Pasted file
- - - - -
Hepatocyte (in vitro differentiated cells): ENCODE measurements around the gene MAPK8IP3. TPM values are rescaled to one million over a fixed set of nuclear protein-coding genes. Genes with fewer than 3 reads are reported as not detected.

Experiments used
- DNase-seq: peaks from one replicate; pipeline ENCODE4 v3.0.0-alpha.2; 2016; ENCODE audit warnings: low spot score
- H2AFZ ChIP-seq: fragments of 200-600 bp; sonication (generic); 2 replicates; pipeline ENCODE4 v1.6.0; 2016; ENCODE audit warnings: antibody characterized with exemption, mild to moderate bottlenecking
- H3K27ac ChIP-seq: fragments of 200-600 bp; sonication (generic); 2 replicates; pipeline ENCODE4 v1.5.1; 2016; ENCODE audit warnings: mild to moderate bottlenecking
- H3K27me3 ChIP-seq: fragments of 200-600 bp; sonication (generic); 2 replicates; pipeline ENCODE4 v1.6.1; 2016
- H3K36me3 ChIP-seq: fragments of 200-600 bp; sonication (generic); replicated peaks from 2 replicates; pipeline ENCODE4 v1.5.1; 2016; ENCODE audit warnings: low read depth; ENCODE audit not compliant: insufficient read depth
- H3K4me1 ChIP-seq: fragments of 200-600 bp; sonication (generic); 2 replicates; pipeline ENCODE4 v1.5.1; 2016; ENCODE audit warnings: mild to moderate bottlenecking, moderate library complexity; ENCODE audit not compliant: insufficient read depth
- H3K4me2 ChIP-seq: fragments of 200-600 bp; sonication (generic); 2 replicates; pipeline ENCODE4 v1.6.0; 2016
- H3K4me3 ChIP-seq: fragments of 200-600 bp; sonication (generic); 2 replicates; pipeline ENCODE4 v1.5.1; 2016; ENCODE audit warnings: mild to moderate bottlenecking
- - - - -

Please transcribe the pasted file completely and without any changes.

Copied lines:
Hepatocyte (in vitro differentiated cells): ENCODE measurements around the gene MAPK8IP3. TPM values are rescaled to one million over a fixed set of nuclear protein-coding genes. Genes with fewer than 3 reads are reported as not detected.

Experiments used
- DNase-seq: peaks from one replicate; pipeline ENCODE4 v3.0.0-alpha.2; 2016; ENCODE audit warnings: low spot score
- H2AFZ ChIP-seq: fragments of 200-600 bp; sonication (generic); 2 replicates; pipeline ENCODE4 v1.6.0; 2016; ENCODE audit warnings: antibody characterized with exemption, mild to moderate bottlenecking
- H3K27ac ChIP-seq: fragments of 200-600 bp; sonication (generic); 2 replicates; pipeline ENCODE4 v1.5.1; 2016; ENCODE audit warnings: mild to moderate bottlenecking
- H3K27me3 ChIP-seq: fragments of 200-600 bp; sonication (generic); 2 replicates; pipeline ENCODE4 v1.6.1; 2016
- H3K36me3 ChIP-seq: fragments of 200-600 bp; sonication (generic); replicated peaks from 2 replicates; pipeline ENCODE4 v1.5.1; 2016; ENCODE audit warnings: low read depth; ENCODE audit not compliant: insufficient read depth
- H3K4me1 ChIP-seq: fragments of 200-600 bp; sonication (generic); 2 replicates; pipeline ENCODE4 v1.5.1; 2016; ENCODE audit warnings: mild to moderate bottlenecking, moderate library complexity; ENCODE audit not compliant: insufficient read depth
- H3K4me2 ChIP-seq: fragments of 200-600 bp; sonication (generic); 2 replicates; pipeline ENCODE4 v1.6.0; 2016
- H3K4me3 ChIP-seq: fragments of 200-600 bp; sonication (generic); 2 replicates; pipeline ENCODE4 v1.5.1; 2016; ENCODE audit warnings: mild to moderate bottlenecking